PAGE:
Super funds brace for complaints influx amid regulatory adjustments

6 February 2024
| By Rhea Nath |
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As the fund merger dust settles and a raft of regulatory changes come into effect in the next 18 months, complaints management looks to be a continued challenge for super funds, according to two superannuation lawyers.

In the previous month, the Australian Financial Complaints Authority (AFCA) reported a historic milestone, revealing a total of 100,000 recorded complaints in the calendar year 2023, with AFCA chief executive and chief ombudsman David Locke expressing concern over the unsustainable rate of increase.

While scam-related complaints to AFCA nearly doubled from 2022–23, increases were also recorded across other financial products such as superannuation, banking and finance, insurance, and investments and advice.

In fact, speaking to Super Review, AFCA chief operating officer Justin Untersteiner highlighted an “enormous increase” in complaints regarding super funds.

Of the top issues complained about in 2023, delays in claim handling attracted a 20 per cent increase in complaints to some 10,692 and came second only to unauthorised transactions with 12,289 complaints. 

According to Lisa-Marie McKechnie, partner at Piper Alderman, the trend is likely to continue in 2024, with complaints handling posing a “big challenge” for funds.

“I think it’s going to be a very big challenge for super funds this year because you’re seeing a lot of mergers actually come to completion, which means you’re going to have a lot more members in one fund,” she told Super Review.

“There’s always issues that come with successor fund transfers, blackout periods where things don’t go smoothly.”

The previous year saw numerous large funds become active players in the merger space, including UniSuper with Australian Catholic Superannuation, Mercer Super with BT Super, Hostplus with Maritime Super, and Cbus Super with EISS Super.

Several mergers are anticipated in 2024, with Mine Super and TWUSUPER set to create a $20 billion fund. Additionally, a merger is on the horizon between AvSuper and the Australian Retirement Trust (ART), along with another merger involving CareSuper and Spirit Super.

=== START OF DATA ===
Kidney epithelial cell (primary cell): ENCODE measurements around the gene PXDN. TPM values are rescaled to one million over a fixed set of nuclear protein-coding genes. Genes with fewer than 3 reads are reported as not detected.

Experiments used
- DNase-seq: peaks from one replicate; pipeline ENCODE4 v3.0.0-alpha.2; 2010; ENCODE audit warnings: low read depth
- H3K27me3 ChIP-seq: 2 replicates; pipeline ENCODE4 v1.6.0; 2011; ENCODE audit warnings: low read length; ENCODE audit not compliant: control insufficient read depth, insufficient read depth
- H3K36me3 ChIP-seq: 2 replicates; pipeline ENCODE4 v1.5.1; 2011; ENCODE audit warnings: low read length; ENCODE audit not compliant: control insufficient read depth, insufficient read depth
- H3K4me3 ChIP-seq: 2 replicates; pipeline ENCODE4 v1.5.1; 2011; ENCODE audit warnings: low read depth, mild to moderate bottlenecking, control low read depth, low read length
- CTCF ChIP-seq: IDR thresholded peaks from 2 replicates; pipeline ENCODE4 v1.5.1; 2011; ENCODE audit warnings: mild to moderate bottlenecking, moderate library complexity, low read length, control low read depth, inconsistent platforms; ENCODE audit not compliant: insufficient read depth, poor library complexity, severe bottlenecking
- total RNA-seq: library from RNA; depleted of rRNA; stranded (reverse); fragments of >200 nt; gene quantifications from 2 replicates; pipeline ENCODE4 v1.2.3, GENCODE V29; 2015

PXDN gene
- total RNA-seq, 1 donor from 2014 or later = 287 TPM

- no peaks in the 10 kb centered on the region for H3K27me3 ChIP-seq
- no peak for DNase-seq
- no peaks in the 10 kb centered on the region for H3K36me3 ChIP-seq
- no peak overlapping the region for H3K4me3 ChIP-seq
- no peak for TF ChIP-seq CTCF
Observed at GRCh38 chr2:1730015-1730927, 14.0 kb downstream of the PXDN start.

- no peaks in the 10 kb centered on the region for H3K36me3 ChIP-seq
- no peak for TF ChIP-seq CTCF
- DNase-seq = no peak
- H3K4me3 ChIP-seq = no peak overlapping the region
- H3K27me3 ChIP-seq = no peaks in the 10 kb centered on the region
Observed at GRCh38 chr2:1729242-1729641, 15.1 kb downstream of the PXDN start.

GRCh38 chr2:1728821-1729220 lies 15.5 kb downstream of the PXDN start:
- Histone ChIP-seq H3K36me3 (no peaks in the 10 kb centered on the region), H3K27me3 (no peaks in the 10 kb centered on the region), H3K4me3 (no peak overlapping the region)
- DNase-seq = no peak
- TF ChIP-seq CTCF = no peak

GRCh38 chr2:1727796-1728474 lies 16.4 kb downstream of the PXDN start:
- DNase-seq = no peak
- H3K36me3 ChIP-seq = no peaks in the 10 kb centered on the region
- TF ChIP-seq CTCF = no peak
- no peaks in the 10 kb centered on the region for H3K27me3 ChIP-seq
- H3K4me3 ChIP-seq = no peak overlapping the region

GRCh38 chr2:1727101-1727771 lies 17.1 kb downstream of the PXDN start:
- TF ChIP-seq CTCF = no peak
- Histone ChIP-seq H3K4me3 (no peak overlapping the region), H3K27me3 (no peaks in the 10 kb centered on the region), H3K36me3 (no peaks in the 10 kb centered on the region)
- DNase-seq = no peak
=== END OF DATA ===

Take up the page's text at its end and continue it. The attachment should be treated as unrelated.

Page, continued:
“You put [the mergers] on the back of 2023 where AFCA saw the largest number of complaints ever in a year, and I think it’s going to be an ongoing challenge, and I think we need an industry-wide approach to it,” McKechnie observed.

She opined no one fund could do it in isolation, driving the need for a much larger scale of cooperation and communication.

“It may be a case of regulators having feedback sessions, looking at what’s working and what’s not,” she offered.

Outlined in ASIC’s Regulatory Guide for Internal Dispute Resolution (RG 271), the regulator’s internal dispute resolution (IDR) regime looks into complaint identification and management and is designed to focus on member complaints being dealt with swiftly and efficiently by financial firms.

It commenced in October 2021 and includes the requirement for super funds to respond to most super complaints within 45 days.

“[Superannuation] is such an exciting industry and we don’t want to have a reputation as being an industry that doesn’t respond to complaints or where members continually are dissatisfied with the service they’re getting,” McKechnie added.

Last year, the corporate regulator took its first action regarding IDR when it commenced civil penalty proceedings against TelstraSuper in the Federal Court in November over IDR inefficiencies.

Piper Alderman partner, Kathy Neilson, observed that in light of such regulatory action, super complaints management was getting “more real” for trustees.

She highlighted recent comments in the media from ASIC chair Joe Longo that the corporate regulator was willing to pursue a riskier litigation strategy in a bid to protect consumers and investors.